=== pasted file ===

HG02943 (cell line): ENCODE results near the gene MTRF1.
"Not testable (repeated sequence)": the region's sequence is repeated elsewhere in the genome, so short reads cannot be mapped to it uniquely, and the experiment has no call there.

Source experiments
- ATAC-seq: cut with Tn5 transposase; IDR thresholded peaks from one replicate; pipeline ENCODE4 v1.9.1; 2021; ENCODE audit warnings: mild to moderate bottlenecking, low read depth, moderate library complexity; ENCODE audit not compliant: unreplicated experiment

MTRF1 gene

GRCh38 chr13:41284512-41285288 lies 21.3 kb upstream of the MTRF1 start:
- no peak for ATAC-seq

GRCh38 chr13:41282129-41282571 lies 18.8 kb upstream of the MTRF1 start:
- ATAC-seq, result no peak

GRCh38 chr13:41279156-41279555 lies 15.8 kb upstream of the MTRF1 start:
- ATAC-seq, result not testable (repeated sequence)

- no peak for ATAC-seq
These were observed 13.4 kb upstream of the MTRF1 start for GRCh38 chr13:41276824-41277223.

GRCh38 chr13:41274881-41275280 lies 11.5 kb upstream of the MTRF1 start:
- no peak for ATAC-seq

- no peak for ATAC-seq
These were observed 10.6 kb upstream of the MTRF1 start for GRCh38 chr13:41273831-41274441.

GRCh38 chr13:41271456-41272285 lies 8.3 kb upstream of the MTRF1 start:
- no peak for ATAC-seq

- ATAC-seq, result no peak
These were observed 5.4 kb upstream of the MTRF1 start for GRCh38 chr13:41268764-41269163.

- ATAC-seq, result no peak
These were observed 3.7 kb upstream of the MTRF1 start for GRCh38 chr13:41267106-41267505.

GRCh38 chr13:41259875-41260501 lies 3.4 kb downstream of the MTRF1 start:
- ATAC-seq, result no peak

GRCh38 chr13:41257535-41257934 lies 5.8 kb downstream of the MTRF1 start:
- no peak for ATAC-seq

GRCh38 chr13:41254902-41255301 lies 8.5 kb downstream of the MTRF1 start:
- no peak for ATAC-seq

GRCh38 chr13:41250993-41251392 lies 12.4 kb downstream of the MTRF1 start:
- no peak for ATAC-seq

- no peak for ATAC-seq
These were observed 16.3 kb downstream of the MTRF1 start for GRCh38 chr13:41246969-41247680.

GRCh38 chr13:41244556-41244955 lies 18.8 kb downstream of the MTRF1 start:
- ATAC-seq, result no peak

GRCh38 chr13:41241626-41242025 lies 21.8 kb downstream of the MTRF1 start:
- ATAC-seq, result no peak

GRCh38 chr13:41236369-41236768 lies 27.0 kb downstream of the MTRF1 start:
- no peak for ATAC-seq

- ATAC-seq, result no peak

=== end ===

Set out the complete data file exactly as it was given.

HG02943 (cell line): ENCODE results near the gene MTRF1.
"Not testable (repeated sequence)": the region's sequence is repeated elsewhere in the genome, so short reads cannot be mapped to it uniquely, and the experiment has no call there.

Source experiments
- ATAC-seq: cut with Tn5 transposase; IDR thresholded peaks from one replicate; pipeline ENCODE4 v1.9.1; 2021; ENCODE audit warnings: mild to moderate bottlenecking, low read depth, moderate library complexity; ENCODE audit not compliant: unreplicated experiment

MTRF1 gene

GRCh38 chr13:41284512-41285288 lies 21.3 kb upstream of the MTRF1 start:
- no peak for ATAC-seq

GRCh38 chr13:41282129-41282571 lies 18.8 kb upstream of the MTRF1 start:
- ATAC-seq, result no peak

GRCh38 chr13:41279156-41279555 lies 15.8 kb upstream of the MTRF1 start:
- ATAC-seq, result not testable (repeated sequence)

- no peak for ATAC-seq
These were observed 13.4 kb upstream of the MTRF1 start for GRCh38 chr13:41276824-41277223.

GRCh38 chr13:41274881-41275280 lies 11.5 kb upstream of the MTRF1 start:
- no peak for ATAC-seq

- no peak for ATAC-seq
These were observed 10.6 kb upstream of the MTRF1 start for GRCh38 chr13:41273831-41274441.

GRCh38 chr13:41271456-41272285 lies 8.3 kb upstream of the MTRF1 start:
- no peak for ATAC-seq

- ATAC-seq, result no peak
These were observed 5.4 kb upstream of the MTRF1 start for GRCh38 chr13:41268764-41269163.

- ATAC-seq, result no peak
These were observed 3.7 kb upstream of the MTRF1 start for GRCh38 chr13:41267106-41267505.

GRCh38 chr13:41259875-41260501 lies 3.4 kb downstream of the MTRF1 start:
- ATAC-seq, result no peak

GRCh38 chr13:41257535-41257934 lies 5.8 kb downstream of the MTRF1 start:
- no peak for ATAC-seq

GRCh38 chr13:41254902-41255301 lies 8.5 kb downstream of the MTRF1 start:
- no peak for ATAC-seq

GRCh38 chr13:41250993-41251392 lies 12.4 kb downstream of the MTRF1 start:
- no peak for ATAC-seq

- no peak for ATAC-seq
These were observed 16.3 kb downstream of the MTRF1 start for GRCh38 chr13:41246969-41247680.

GRCh38 chr13:41244556-41244955 lies 18.8 kb downstream of the MTRF1 start:
- ATAC-seq, result no peak

GRCh38 chr13:41241626-41242025 lies 21.8 kb downstream of the MTRF1 start:
- ATAC-seq, result no peak

GRCh38 chr13:41236369-41236768 lies 27.0 kb downstream of the MTRF1 start:
- no peak for ATAC-seq

- ATAC-seq, result no peak